The first daughter in Ibibio tribe of Akwa Ibom State, known as Adiaha, is often seen as a prized item by their parents, who place high value on her. For this reason, it is often with some sense of ‘loss’ that parents in Ibibioland give out their first daughters to a man, even though none wishes that their daughter remains unmarried.
Marrying an Ibibio first daughter with a view to separating the Adiaha from their parents has often been ‘difficult’ for some parents as it is also inevitable that an adult daughter must be given out in marriage so that she does not end up bringing shame to the parents by not being married.
However, in order for any man to qualify to marry out an Adiaha, there are specified rituals that he, his family and that of the parents must perform in order to make the marriage a reality.
Although traditional marriages in the Niger Delta are similar in nature to other parts of the Niger Delta or South-South, the performance of the traditional marriage rites in Ibibio land (Ikot Obio Atai, in Itu Local Government Area of Akwa Ibom State) in respect of first daughter (Adiaha) and the special rites (Awa Oduongo) must be solemnly executed for the woman to be considered as having been properly married by the man.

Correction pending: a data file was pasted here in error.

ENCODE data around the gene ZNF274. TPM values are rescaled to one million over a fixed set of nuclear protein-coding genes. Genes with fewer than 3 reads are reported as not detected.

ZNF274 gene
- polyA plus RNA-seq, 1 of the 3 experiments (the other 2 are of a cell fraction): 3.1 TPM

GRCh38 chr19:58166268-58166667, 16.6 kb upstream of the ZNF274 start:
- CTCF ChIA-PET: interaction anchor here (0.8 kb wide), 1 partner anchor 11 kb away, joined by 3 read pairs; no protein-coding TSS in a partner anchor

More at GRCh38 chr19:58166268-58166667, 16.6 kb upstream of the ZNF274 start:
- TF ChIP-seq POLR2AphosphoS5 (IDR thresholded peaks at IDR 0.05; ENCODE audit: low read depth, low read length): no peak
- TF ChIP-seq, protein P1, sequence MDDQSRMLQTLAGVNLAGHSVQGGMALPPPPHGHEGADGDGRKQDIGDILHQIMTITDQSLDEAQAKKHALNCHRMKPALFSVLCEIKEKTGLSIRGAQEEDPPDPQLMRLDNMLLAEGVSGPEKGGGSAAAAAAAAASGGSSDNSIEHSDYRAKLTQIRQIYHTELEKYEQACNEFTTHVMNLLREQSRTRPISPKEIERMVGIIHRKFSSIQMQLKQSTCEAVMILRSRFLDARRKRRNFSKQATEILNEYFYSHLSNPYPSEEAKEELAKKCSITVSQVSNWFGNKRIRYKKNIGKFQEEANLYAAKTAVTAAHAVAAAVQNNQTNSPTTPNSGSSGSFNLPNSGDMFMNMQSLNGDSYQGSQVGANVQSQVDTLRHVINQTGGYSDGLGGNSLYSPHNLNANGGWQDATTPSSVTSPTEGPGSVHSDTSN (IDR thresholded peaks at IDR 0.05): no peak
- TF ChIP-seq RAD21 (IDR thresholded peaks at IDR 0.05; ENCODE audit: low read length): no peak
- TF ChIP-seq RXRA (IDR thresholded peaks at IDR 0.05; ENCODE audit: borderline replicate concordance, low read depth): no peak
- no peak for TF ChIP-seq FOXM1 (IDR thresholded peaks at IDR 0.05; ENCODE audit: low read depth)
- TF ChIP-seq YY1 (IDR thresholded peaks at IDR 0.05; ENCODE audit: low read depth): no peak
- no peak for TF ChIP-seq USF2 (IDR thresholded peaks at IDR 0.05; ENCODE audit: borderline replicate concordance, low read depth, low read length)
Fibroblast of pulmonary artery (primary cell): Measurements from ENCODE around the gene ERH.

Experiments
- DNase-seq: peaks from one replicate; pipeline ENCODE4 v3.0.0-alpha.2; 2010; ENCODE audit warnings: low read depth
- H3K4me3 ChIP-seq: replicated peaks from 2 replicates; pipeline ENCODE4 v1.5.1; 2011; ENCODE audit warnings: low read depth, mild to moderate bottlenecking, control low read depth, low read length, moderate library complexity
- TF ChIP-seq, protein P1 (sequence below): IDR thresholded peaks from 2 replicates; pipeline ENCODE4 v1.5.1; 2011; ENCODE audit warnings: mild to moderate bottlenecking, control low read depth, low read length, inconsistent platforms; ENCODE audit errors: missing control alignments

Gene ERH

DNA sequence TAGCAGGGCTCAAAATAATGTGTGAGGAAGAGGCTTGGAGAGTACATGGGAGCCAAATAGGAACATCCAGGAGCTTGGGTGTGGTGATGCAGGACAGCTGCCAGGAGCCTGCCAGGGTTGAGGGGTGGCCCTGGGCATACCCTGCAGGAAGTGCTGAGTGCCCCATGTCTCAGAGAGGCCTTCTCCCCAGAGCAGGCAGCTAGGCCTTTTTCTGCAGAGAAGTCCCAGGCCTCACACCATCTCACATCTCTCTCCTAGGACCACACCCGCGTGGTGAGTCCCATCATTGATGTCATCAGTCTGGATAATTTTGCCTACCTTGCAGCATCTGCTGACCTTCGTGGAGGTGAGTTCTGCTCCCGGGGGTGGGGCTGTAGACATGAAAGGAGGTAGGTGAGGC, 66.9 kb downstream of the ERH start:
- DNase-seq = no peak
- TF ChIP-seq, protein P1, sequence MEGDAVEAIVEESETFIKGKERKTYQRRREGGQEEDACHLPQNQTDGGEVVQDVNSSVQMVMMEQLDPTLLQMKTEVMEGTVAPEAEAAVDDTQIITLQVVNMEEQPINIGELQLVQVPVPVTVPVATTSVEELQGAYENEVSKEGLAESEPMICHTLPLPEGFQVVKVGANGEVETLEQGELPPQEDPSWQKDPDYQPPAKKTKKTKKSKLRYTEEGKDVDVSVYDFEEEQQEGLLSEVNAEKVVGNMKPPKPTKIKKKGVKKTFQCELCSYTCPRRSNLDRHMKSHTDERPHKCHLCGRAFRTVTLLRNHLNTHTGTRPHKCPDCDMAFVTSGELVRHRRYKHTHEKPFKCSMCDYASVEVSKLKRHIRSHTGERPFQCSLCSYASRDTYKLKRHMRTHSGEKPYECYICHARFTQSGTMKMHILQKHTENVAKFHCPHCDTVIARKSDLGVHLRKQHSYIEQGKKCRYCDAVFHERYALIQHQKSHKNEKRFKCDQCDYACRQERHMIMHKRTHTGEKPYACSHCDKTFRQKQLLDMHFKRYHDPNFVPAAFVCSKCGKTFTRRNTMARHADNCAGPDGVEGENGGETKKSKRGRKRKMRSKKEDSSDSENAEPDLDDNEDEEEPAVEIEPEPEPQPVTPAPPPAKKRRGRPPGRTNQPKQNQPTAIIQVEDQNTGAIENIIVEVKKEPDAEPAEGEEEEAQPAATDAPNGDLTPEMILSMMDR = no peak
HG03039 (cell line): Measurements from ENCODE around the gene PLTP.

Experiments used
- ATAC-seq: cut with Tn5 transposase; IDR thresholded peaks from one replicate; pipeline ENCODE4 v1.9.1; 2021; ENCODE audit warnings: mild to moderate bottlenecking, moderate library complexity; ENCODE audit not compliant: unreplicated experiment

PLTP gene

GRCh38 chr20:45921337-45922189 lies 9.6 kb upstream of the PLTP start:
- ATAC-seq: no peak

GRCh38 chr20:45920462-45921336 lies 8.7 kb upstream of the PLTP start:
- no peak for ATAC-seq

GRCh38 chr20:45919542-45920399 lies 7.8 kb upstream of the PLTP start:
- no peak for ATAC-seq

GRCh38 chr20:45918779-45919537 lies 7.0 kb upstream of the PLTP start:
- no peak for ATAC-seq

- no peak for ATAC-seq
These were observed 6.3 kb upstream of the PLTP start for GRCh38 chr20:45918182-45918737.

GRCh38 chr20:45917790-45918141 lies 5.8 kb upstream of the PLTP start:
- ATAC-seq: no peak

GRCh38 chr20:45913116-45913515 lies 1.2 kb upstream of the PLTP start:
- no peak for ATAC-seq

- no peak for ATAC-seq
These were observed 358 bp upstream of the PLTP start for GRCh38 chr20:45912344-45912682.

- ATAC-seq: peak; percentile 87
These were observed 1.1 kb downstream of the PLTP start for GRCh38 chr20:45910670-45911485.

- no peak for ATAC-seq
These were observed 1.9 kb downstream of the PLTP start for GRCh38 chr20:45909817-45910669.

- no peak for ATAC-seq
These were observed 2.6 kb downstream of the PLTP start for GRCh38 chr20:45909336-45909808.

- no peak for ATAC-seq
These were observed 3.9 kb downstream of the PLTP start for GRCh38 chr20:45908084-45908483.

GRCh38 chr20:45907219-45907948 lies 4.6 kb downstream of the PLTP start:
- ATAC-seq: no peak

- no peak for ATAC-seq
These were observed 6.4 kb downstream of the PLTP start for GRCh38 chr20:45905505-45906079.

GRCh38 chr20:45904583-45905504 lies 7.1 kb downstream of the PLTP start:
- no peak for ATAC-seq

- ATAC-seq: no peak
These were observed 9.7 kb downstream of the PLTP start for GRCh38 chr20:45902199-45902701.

This is because the specified rituals are usually marked by individuals, families and communities with stipulated fanfares and ceremonies.
The Ibibio are of short stature and may have probably derived their name from the word ‘ibio’, which means short. The Ibibio share boundaries with the Igbo of the East Central and the Kalahari people of Rivers State on its Western side with principal towns such as Uyo, Etinan, Eket, Onna, Ikono, Ini, Ibiono, Itu, Nsit Ibom, Nsit Ubium, Uruan, Ibesikpo-Asutan, Nsit Atai, Ikot Abasi and Mkpat-Enin.
The people are principally farmers, traders and fishermen, while their major economic products are palm oil and palm kernel.
First ritual: Awa Oduongo (Sacrifice and throw away)
The Awa Oduongo ritual usually takes place when an Adiaha (first daughter) in a clan (Ekpuk) that practices this ritual is about to have her traditional marriage. It commences when the lady takes home her suitor and his selected family members to go and introduce to her parents and they have to come with many specified natural items to offer to the bride-to-be parents. This is known in Ibibioland as the Nkon udok (knocking of door). After collecting the specified items and entertaining the groom’s family, thereafter sets a date for them to return. Such time line could span a month or two and the space is to allow the bride’s family to carry out a holistic investigation of the potential groom and his family background.
Such enquiry extends to finding out the health, social, religious and medical status of the would-be husband and his source of income as well as the overall integrity level of the man and his family so that they do not give out their daughter to a questionable person who can bring shame to the family.
Once the family completes the enquiry and is satisfied with the status of the groom-in-waiting, a date is finally fixed for the first ritual- Awa Oduongo-‘sacrifice and throw away’. This is often preceded by the parents inviting the potential husband to come and collect the list of items he is expected to produce for the first ritual, which is often conducted on a particular market day in Ibibio land, such as fiong aran or fiong etok market day.